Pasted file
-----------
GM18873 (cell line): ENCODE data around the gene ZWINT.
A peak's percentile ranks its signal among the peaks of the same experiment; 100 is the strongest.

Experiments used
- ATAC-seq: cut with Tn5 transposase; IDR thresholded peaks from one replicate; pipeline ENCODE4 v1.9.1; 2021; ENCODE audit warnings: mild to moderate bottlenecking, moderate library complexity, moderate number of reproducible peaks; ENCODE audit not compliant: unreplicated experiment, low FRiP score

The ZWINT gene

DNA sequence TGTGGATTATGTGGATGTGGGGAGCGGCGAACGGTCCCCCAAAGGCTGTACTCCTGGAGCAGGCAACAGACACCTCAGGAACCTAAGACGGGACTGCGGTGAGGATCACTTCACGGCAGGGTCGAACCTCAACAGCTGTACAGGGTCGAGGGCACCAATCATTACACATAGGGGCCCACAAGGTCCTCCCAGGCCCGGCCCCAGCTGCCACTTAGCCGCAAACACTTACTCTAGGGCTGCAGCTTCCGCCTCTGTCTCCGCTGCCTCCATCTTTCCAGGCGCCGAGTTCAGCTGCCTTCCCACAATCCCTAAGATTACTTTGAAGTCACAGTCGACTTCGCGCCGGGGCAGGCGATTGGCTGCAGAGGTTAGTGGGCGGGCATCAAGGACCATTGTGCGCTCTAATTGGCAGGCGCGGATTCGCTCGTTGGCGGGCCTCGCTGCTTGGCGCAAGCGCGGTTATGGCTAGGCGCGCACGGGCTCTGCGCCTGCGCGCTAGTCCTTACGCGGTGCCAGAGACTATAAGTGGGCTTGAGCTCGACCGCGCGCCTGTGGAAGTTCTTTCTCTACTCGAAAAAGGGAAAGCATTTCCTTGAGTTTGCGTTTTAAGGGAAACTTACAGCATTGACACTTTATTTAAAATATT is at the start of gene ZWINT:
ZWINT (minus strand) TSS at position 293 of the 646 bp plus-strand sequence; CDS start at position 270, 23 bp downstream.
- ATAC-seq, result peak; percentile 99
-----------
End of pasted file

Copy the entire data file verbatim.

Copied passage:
GM18873 (cell line): ENCODE data around the gene ZWINT.
A peak's percentile ranks its signal among the peaks of the same experiment; 100 is the strongest.

Experiments used
- ATAC-seq: cut with Tn5 transposase; IDR thresholded peaks from one replicate; pipeline ENCODE4 v1.9.1; 2021; ENCODE audit warnings: mild to moderate bottlenecking, moderate library complexity, moderate number of reproducible peaks; ENCODE audit not compliant: unreplicated experiment, low FRiP score

The ZWINT gene

DNA sequence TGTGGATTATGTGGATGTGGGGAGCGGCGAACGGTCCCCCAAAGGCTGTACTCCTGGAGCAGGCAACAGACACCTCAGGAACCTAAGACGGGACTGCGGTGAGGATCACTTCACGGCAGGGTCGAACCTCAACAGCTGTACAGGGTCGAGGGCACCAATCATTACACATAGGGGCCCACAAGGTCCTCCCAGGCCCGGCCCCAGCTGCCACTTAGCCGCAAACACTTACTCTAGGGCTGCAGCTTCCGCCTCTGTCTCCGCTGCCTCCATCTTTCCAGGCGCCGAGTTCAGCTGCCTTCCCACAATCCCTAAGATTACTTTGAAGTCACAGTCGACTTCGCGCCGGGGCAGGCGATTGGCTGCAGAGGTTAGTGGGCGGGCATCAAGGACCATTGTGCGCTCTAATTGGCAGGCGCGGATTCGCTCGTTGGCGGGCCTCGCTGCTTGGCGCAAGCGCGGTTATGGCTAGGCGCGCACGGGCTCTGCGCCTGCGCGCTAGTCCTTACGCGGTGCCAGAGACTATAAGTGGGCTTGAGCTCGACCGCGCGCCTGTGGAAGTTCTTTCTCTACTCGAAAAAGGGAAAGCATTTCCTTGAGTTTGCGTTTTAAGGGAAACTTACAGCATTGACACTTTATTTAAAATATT is at the start of gene ZWINT:
ZWINT (minus strand) TSS at position 293 of the 646 bp plus-strand sequence; CDS start at position 270, 23 bp downstream.
- ATAC-seq, result peak; percentile 99